Norton pulls Philip Roth biography from print after author accused of sexual assault
The publisher W.W. Norton has pulled its recently-released biography of Philip Roth from print after multiple women accused its author, Blake Bailey, of sexual assault.
The Associated Press reported that Norton would stop printing of “Philip Roth: The Biography,” a much hyped, 912-page treatise on the author’s life, as well as Bailey’s 2014 memoir “The Splendid Things We Planned.” 50,000 copies of the book have already been printed, and some appear to be on sale at online retailers like Amazon.
Norton also said that it would make a donation to organizations fighting sexual assault that matches Bailey’s six-figure advance for the biography.
The accusations against Bailey are varied and span decades. The Times-Picayune/New Orleans Advocate reported that when the author was an English teacher at a New Orleans middle school in the 1990s, he acted inappropriately toward female students, asking them to discuss their love lives and assigning books like “Lolita” — behavior potentially intended to “groom” them for future sexual encounters. One former student, Eve Peyton, 40, said that Bailey raped her when she was a graduate student, writing in a letter to The New York Times that he “used our trust in him against us in the cruelest and most intimate way possible.”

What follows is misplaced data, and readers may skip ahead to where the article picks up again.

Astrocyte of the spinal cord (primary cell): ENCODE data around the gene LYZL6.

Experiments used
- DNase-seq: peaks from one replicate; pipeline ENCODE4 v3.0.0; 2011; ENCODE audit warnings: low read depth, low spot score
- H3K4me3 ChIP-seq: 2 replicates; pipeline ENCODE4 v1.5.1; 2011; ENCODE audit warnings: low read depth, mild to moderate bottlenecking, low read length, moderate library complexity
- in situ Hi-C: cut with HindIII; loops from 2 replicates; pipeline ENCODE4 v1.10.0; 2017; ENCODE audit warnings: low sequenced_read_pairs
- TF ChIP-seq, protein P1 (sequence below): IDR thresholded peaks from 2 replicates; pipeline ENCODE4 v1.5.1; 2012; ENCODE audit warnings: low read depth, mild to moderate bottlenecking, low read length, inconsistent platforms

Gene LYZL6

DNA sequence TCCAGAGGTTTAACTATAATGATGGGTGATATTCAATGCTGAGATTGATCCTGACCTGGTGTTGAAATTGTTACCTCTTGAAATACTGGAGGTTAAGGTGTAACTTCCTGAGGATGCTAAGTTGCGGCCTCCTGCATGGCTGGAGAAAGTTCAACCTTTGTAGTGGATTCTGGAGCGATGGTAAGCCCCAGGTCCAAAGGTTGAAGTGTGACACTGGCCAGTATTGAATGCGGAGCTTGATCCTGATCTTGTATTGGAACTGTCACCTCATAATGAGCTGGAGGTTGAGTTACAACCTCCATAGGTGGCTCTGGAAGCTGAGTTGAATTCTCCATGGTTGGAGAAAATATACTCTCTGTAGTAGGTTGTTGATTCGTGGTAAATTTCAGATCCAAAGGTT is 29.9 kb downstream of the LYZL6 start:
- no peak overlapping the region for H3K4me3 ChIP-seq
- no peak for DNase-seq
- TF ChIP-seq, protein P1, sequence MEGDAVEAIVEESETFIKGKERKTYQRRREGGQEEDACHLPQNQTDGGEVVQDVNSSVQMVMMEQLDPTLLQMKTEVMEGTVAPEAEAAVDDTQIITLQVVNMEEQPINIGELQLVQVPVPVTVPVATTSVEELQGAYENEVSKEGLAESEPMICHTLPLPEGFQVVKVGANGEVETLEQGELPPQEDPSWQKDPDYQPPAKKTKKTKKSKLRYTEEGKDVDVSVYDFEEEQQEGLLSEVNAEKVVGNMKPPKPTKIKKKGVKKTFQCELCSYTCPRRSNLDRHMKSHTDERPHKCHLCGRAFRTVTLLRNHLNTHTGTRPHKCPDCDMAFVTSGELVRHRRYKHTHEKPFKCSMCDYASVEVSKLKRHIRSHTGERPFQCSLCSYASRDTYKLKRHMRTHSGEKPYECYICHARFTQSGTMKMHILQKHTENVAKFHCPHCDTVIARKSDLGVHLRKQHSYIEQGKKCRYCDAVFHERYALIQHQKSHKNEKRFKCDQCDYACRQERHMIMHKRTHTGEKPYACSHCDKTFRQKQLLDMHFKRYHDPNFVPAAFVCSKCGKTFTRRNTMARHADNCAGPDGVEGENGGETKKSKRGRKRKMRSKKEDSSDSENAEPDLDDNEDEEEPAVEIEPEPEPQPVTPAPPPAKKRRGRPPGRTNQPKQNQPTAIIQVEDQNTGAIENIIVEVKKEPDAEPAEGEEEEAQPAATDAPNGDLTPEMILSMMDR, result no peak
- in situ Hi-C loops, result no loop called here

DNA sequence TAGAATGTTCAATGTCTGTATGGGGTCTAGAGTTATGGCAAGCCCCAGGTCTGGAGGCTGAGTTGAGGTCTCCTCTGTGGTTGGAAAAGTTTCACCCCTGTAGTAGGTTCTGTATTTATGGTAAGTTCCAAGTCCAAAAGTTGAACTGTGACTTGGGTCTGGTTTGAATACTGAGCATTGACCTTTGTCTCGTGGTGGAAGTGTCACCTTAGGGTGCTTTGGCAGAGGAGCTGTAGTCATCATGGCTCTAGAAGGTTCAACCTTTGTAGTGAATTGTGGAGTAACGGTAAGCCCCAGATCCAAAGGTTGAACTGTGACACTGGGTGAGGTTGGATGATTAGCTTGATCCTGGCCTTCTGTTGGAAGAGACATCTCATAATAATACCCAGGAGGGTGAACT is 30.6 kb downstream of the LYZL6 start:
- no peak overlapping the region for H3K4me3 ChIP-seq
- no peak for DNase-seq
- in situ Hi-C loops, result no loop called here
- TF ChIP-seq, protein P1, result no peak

Another accusation is more recent. Valentina Rice, 47, a publishing executive, said that Bailey sexually assaulted her while they were both guests at the house of Dwight Garner, a New York Times book critic, in 2015. In an interview with The New York Times, Rice said that Bailey entered her room in the night and raped her while she said “no” and “stop.”
Norton halted its second printing of the book on April 21, shortly after these allegations gained public traction. But it wasn’t the first time the publishing company heard about accusations against Bailey. In 2018, Rice wrote a letter to Norton president Julia Reidhead under a pseudonym, reporting the assault and requesting anonymity. About a week later, Rice received an email from Bailey, who said the publisher had passed on her letter to him; he denied that he had raped her.
Bailey also denied the allegations in an email to The New York Times, describing them as “categorically false and libelous.”
A Norton spokesperson initially insisted that the publishing company took Rice’s allegation “very seriously.” But when announcing the company’s decision to pull the biography, Reidhead admitted that executives could have handled the situation differently. “We recognize that there may be situations, such as allegations of potentially criminal conduct, where we should actively consider bringing in outside assistance,” she wrote.